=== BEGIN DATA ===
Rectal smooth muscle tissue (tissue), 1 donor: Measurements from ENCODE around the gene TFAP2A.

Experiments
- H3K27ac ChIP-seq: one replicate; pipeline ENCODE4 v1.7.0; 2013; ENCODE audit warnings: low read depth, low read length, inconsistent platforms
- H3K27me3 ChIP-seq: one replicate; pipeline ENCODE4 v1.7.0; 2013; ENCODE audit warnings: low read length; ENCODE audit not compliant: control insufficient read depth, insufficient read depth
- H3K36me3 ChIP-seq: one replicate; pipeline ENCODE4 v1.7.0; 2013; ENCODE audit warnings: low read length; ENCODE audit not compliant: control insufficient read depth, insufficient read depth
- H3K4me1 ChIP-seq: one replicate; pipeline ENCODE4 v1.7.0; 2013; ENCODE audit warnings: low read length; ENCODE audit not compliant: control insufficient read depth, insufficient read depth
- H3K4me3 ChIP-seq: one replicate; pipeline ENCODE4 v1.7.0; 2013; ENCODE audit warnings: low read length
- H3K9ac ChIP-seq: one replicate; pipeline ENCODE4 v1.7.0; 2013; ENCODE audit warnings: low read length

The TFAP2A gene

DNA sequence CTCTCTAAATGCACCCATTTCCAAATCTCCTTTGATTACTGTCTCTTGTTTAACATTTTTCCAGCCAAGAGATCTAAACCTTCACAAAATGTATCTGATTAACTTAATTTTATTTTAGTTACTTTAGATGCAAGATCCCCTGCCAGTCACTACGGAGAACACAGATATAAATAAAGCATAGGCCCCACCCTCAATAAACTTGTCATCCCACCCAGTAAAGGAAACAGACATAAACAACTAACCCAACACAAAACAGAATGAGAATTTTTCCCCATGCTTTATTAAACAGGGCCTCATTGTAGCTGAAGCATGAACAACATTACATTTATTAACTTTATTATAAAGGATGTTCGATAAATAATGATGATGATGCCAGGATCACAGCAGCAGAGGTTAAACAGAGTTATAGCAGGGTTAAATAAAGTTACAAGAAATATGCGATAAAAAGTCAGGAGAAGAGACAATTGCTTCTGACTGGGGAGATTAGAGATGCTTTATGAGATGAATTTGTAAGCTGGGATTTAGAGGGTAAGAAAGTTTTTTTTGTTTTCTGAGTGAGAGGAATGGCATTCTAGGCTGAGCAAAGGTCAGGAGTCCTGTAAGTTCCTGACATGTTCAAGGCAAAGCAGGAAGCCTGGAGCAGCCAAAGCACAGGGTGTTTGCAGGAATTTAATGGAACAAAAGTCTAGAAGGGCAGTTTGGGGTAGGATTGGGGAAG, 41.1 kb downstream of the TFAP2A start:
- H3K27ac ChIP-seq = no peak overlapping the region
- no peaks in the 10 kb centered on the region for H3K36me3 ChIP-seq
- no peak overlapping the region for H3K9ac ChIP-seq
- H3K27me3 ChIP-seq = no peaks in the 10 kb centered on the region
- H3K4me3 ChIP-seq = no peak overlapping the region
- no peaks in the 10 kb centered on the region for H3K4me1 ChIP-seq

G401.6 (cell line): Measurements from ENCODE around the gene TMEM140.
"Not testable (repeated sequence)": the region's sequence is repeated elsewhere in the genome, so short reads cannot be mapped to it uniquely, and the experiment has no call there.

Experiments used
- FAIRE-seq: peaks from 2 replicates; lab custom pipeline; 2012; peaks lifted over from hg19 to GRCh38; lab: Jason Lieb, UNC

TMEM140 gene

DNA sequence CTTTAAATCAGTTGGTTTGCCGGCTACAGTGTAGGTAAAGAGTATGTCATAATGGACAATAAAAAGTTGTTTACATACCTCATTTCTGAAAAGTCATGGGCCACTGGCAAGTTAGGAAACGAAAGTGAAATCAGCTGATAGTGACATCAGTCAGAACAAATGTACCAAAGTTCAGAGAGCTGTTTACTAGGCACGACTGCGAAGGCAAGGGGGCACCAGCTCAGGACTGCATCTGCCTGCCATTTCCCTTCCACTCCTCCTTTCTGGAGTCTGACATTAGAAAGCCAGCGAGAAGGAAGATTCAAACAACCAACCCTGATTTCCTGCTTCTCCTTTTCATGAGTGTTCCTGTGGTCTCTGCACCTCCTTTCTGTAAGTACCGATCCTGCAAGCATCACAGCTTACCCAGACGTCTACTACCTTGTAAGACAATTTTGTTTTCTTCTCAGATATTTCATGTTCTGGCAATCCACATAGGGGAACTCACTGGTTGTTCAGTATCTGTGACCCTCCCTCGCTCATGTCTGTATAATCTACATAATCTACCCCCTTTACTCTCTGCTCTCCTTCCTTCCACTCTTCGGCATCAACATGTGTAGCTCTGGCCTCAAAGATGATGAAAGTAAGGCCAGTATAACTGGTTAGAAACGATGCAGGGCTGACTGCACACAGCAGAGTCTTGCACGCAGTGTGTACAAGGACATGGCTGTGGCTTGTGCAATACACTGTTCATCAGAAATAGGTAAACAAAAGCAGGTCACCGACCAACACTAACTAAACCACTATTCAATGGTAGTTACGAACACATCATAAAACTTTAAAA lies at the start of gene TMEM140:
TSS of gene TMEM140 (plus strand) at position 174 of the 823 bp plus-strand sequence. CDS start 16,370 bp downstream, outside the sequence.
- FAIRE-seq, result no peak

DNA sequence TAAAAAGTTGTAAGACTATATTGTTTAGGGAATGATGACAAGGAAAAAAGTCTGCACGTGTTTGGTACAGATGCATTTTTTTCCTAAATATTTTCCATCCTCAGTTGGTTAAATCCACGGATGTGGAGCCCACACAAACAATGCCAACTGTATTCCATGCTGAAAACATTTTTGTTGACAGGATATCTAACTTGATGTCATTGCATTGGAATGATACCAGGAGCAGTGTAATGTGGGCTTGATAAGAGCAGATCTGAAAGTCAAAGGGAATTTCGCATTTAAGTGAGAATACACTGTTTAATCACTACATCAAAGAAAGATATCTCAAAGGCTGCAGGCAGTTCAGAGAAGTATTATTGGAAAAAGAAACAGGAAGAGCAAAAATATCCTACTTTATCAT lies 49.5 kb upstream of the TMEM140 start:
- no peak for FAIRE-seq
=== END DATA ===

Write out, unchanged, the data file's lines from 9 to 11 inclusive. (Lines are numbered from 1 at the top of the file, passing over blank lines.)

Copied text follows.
The TFAP2A gene

DNA sequence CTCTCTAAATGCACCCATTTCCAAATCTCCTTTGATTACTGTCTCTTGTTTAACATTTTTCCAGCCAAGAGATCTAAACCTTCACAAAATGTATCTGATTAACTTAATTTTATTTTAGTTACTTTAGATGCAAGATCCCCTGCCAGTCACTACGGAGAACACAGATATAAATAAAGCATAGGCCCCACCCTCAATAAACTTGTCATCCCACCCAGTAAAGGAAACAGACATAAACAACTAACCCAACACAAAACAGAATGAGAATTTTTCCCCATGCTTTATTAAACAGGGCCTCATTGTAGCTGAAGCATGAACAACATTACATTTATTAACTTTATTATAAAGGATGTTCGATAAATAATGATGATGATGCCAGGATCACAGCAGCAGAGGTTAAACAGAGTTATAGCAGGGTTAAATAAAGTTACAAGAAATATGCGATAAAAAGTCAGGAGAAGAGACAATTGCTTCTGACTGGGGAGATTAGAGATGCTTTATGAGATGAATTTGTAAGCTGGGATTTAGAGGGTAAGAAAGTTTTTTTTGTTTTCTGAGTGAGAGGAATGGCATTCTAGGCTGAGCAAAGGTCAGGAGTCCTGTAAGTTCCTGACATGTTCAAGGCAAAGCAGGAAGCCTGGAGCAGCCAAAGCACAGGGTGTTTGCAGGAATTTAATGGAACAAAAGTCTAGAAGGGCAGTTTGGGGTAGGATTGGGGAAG, 41.1 kb downstream of the TFAP2A start:
- H3K27ac ChIP-seq = no peak overlapping the region